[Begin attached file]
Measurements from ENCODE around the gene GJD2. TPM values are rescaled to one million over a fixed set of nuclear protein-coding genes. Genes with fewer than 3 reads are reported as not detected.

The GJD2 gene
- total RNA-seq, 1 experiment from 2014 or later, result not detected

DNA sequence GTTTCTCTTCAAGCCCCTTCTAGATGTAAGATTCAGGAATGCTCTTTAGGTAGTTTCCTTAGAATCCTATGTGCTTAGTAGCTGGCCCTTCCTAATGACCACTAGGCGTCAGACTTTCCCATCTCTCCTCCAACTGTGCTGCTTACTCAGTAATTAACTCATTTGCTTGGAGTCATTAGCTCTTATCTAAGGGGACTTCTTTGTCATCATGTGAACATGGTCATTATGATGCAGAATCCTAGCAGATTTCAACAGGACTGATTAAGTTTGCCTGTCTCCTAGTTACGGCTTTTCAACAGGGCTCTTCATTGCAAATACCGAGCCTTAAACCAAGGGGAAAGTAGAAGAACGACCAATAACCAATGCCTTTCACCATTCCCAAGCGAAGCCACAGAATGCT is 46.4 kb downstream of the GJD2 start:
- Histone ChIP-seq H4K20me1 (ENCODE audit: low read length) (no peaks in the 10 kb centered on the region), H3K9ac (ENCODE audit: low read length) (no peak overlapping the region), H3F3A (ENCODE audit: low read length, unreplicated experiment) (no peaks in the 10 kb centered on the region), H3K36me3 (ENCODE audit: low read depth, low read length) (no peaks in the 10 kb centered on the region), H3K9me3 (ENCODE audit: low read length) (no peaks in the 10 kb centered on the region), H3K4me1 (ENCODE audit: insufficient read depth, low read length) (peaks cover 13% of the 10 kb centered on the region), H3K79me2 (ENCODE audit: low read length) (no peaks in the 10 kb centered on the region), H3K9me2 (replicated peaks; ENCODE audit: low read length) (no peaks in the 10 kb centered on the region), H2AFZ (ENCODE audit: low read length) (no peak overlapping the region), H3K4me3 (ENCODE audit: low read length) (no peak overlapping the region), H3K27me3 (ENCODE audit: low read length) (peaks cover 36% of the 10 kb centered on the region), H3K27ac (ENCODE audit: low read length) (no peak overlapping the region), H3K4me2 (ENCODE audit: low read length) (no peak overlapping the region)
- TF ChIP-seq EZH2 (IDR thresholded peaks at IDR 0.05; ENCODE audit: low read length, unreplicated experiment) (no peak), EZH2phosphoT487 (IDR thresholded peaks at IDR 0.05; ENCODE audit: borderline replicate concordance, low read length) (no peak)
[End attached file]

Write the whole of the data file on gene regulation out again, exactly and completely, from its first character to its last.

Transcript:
Measurements from ENCODE around the gene GJD2. TPM values are rescaled to one million over a fixed set of nuclear protein-coding genes. Genes with fewer than 3 reads are reported as not detected.

The GJD2 gene
- total RNA-seq, 1 experiment from 2014 or later, result not detected

DNA sequence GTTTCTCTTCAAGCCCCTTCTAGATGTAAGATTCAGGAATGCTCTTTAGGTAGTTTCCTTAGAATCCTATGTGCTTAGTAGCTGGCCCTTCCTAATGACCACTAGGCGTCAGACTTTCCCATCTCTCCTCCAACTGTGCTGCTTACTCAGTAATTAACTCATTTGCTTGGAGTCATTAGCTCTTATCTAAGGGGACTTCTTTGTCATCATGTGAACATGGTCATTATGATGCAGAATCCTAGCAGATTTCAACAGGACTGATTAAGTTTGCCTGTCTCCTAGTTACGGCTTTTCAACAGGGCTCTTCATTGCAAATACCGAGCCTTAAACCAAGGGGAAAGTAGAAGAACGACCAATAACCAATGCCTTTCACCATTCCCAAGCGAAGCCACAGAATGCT is 46.4 kb downstream of the GJD2 start:
- Histone ChIP-seq H4K20me1 (ENCODE audit: low read length) (no peaks in the 10 kb centered on the region), H3K9ac (ENCODE audit: low read length) (no peak overlapping the region), H3F3A (ENCODE audit: low read length, unreplicated experiment) (no peaks in the 10 kb centered on the region), H3K36me3 (ENCODE audit: low read depth, low read length) (no peaks in the 10 kb centered on the region), H3K9me3 (ENCODE audit: low read length) (no peaks in the 10 kb centered on the region), H3K4me1 (ENCODE audit: insufficient read depth, low read length) (peaks cover 13% of the 10 kb centered on the region), H3K79me2 (ENCODE audit: low read length) (no peaks in the 10 kb centered on the region), H3K9me2 (replicated peaks; ENCODE audit: low read length) (no peaks in the 10 kb centered on the region), H2AFZ (ENCODE audit: low read length) (no peak overlapping the region), H3K4me3 (ENCODE audit: low read length) (no peak overlapping the region), H3K27me3 (ENCODE audit: low read length) (peaks cover 36% of the 10 kb centered on the region), H3K27ac (ENCODE audit: low read length) (no peak overlapping the region), H3K4me2 (ENCODE audit: low read length) (no peak overlapping the region)
- TF ChIP-seq EZH2 (IDR thresholded peaks at IDR 0.05; ENCODE audit: low read length, unreplicated experiment) (no peak), EZH2phosphoT487 (IDR thresholded peaks at IDR 0.05; ENCODE audit: borderline replicate concordance, low read length) (no peak)